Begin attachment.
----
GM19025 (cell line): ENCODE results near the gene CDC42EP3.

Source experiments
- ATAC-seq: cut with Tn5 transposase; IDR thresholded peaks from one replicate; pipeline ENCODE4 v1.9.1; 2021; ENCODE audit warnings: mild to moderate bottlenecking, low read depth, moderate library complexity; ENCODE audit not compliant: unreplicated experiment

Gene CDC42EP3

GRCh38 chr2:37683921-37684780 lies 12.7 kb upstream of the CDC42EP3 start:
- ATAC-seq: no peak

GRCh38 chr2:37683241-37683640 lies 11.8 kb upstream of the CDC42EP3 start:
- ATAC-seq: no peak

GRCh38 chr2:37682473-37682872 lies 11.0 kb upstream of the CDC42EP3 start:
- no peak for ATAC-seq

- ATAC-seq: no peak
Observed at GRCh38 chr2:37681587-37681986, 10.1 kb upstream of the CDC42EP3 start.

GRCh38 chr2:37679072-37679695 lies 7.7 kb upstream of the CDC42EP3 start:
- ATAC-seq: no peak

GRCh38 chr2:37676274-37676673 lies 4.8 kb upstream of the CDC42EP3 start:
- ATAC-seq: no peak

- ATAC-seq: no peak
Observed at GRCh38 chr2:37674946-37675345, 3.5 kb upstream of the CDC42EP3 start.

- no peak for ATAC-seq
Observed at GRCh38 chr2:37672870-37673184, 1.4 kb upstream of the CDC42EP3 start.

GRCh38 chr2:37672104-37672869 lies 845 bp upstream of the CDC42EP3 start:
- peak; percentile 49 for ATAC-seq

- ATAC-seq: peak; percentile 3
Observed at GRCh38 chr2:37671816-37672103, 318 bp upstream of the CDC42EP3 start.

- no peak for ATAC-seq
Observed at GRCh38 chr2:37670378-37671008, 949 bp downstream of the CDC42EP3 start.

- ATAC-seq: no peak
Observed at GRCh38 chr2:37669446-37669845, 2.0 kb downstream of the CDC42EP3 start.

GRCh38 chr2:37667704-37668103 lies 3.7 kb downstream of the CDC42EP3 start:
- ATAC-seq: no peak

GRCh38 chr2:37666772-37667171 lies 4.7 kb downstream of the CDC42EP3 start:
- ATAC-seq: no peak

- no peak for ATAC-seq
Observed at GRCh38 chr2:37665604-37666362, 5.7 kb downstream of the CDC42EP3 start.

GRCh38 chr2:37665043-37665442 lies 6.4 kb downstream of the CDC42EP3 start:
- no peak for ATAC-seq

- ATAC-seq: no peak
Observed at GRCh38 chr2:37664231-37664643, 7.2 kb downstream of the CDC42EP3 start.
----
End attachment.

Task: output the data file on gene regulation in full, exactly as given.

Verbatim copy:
GM19025 (cell line): ENCODE results near the gene CDC42EP3.

Source experiments
- ATAC-seq: cut with Tn5 transposase; IDR thresholded peaks from one replicate; pipeline ENCODE4 v1.9.1; 2021; ENCODE audit warnings: mild to moderate bottlenecking, low read depth, moderate library complexity; ENCODE audit not compliant: unreplicated experiment

Gene CDC42EP3

GRCh38 chr2:37683921-37684780 lies 12.7 kb upstream of the CDC42EP3 start:
- ATAC-seq: no peak

GRCh38 chr2:37683241-37683640 lies 11.8 kb upstream of the CDC42EP3 start:
- ATAC-seq: no peak

GRCh38 chr2:37682473-37682872 lies 11.0 kb upstream of the CDC42EP3 start:
- no peak for ATAC-seq

- ATAC-seq: no peak
Observed at GRCh38 chr2:37681587-37681986, 10.1 kb upstream of the CDC42EP3 start.

GRCh38 chr2:37679072-37679695 lies 7.7 kb upstream of the CDC42EP3 start:
- ATAC-seq: no peak

GRCh38 chr2:37676274-37676673 lies 4.8 kb upstream of the CDC42EP3 start:
- ATAC-seq: no peak

- ATAC-seq: no peak
Observed at GRCh38 chr2:37674946-37675345, 3.5 kb upstream of the CDC42EP3 start.

- no peak for ATAC-seq
Observed at GRCh38 chr2:37672870-37673184, 1.4 kb upstream of the CDC42EP3 start.

GRCh38 chr2:37672104-37672869 lies 845 bp upstream of the CDC42EP3 start:
- peak; percentile 49 for ATAC-seq

- ATAC-seq: peak; percentile 3
Observed at GRCh38 chr2:37671816-37672103, 318 bp upstream of the CDC42EP3 start.

- no peak for ATAC-seq
Observed at GRCh38 chr2:37670378-37671008, 949 bp downstream of the CDC42EP3 start.

- ATAC-seq: no peak
Observed at GRCh38 chr2:37669446-37669845, 2.0 kb downstream of the CDC42EP3 start.

GRCh38 chr2:37667704-37668103 lies 3.7 kb downstream of the CDC42EP3 start:
- ATAC-seq: no peak

GRCh38 chr2:37666772-37667171 lies 4.7 kb downstream of the CDC42EP3 start:
- ATAC-seq: no peak

- no peak for ATAC-seq
Observed at GRCh38 chr2:37665604-37666362, 5.7 kb downstream of the CDC42EP3 start.

GRCh38 chr2:37665043-37665442 lies 6.4 kb downstream of the CDC42EP3 start:
- no peak for ATAC-seq

- ATAC-seq: no peak
Observed at GRCh38 chr2:37664231-37664643, 7.2 kb downstream of the CDC42EP3 start.